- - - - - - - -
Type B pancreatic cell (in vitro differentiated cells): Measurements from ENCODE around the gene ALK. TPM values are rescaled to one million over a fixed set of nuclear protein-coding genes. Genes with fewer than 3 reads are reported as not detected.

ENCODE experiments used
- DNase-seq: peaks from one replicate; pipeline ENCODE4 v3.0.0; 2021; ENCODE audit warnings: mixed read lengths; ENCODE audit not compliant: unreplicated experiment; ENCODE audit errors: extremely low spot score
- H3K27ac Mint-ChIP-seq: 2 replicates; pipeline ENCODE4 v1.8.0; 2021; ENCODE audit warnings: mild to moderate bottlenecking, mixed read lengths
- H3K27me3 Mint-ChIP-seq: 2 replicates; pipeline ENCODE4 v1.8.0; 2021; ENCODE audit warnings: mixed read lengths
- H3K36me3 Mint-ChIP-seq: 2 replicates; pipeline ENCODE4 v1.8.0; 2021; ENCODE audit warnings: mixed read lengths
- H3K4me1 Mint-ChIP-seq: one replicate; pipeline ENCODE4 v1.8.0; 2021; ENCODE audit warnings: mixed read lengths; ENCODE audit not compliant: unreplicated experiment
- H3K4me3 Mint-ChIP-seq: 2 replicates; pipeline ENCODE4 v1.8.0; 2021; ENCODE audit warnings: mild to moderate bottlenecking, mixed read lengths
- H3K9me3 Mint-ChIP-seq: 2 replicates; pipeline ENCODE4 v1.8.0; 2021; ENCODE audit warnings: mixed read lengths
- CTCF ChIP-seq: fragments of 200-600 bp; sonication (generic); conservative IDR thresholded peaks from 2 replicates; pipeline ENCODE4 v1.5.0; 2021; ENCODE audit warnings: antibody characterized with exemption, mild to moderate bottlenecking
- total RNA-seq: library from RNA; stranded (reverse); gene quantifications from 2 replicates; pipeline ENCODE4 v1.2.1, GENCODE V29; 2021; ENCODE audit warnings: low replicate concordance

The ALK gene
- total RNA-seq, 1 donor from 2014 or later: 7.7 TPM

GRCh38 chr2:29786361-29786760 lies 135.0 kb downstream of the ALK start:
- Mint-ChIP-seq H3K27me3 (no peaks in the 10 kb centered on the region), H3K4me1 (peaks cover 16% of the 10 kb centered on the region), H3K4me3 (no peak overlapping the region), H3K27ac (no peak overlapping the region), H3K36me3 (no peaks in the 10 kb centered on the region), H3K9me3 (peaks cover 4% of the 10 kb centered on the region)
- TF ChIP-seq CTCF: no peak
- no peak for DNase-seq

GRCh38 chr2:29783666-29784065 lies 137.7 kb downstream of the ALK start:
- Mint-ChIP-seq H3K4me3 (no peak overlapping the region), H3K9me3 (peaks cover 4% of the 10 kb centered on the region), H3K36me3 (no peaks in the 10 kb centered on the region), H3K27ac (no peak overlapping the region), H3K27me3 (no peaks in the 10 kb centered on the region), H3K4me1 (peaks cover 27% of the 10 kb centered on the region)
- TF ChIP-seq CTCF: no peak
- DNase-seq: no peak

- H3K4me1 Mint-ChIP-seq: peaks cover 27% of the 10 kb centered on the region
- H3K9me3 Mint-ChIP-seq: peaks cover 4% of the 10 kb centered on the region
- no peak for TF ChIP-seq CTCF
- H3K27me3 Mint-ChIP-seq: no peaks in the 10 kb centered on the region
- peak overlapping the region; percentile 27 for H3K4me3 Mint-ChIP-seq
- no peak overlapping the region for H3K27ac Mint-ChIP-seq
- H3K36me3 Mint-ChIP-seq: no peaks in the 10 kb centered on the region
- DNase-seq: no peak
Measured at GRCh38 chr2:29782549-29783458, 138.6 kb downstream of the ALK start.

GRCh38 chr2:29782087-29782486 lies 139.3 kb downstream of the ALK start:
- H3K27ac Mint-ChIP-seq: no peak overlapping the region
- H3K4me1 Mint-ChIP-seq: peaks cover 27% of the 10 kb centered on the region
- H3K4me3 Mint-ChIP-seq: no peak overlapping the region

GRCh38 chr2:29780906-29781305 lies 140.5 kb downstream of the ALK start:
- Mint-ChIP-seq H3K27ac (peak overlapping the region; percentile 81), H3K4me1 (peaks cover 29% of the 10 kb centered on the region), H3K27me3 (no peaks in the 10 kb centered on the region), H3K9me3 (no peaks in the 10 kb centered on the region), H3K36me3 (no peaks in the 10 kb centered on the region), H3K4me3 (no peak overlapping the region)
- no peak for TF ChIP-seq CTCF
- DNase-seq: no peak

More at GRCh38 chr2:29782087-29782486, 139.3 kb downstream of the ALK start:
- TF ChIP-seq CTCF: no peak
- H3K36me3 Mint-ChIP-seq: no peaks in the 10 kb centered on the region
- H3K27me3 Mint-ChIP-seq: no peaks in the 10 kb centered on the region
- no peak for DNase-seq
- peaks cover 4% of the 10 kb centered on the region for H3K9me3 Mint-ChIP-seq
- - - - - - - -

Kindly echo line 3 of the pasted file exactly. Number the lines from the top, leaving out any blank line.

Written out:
- DNase-seq: peaks from one replicate; pipeline ENCODE4 v3.0.0; 2021; ENCODE audit warnings: mixed read lengths; ENCODE audit not compliant: unreplicated experiment; ENCODE audit errors: extremely low spot score